FENTON, Mo. — From measuring flooring to hanging a shelf correctly, students at Rockwood Summit High School used math in almost every aspect of building a tiny house and now it is up for auction.
Students within the school's Geometry in Construction class worked on the home for almost two years. They earn a math credit and an elective credit. And, the satisfaction of completing a project.
"The biggest goal is to use the science, technology and math to solve real-world problems," said Brian Reed, Rockwood School District's coordinator of STEM and digital learning. "Just learning how to apply the math they’re learning in the class."
The tiny home is mobile; it can be attached to a trailer and taken to RV or campsites. It features two sleeping areas, a full bathroom, a cooling/heating unit, an electric cook top, a full stainless steel sink and a hidden water heater.
Students even jumped on the farmhouse design trend. The house features a barn door, open shelving made from barn wood, wood countertops and white cabinetry.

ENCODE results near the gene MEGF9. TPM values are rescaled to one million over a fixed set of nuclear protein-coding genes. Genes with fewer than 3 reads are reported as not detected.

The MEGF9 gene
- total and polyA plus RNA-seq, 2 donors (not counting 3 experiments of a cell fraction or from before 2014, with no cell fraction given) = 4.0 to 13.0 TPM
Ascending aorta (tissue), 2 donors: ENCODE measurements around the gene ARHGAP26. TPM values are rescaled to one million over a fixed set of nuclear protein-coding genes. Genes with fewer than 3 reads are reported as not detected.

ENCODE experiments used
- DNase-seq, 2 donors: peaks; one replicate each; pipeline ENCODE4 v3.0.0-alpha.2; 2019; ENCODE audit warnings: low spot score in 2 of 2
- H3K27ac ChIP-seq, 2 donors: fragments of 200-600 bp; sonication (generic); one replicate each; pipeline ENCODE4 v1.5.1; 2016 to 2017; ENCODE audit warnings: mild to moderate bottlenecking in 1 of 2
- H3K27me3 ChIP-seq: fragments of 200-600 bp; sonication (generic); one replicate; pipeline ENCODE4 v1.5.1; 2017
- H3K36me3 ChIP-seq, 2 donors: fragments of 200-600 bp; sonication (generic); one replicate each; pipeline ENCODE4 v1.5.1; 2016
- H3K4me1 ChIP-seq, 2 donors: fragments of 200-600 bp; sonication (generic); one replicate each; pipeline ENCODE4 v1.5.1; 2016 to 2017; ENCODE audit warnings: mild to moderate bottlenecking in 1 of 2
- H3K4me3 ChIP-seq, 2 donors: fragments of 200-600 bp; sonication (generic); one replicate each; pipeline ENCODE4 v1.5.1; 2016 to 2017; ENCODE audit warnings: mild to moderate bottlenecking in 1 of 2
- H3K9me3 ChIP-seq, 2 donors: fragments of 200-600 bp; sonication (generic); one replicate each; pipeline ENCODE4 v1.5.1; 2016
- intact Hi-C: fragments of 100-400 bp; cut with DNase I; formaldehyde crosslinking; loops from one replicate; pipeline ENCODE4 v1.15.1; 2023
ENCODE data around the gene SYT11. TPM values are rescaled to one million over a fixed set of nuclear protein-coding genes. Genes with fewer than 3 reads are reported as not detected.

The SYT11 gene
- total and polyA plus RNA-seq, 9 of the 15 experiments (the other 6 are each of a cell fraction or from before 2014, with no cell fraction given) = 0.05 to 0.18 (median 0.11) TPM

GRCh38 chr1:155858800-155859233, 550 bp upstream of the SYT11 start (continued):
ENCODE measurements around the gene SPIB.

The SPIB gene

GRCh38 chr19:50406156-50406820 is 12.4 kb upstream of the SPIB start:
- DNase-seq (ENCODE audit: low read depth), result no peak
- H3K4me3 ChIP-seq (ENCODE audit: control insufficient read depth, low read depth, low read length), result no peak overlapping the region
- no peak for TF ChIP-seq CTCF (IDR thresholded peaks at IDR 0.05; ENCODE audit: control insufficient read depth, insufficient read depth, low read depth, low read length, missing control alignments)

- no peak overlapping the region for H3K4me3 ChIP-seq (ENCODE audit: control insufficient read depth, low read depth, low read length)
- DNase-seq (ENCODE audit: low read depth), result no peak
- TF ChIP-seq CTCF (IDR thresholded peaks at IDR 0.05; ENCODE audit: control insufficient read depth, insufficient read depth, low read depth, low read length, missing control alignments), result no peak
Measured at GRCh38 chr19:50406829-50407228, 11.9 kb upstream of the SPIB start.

"Sometimes, math gets a bad rap and it shouldn’t," Reed said. "When you mix with a construction class like this, it’s all the better."
The class partnered with a St. Peters company, Mini Mansions Tiny Home Builders, which provided guidance and advice. Students, though, did all of the work.
"Everybody has a roll, not a single person is sitting on the sidelines," Reed said, adding students also learned the importance of collaboration and communication.
The starting bid is $25,000, which is just enough to cover the supplies and building materials, according to the auction's website. The auction is live until Aug. 5. Any additional money raised will go toward the program to help it become self-sustaining.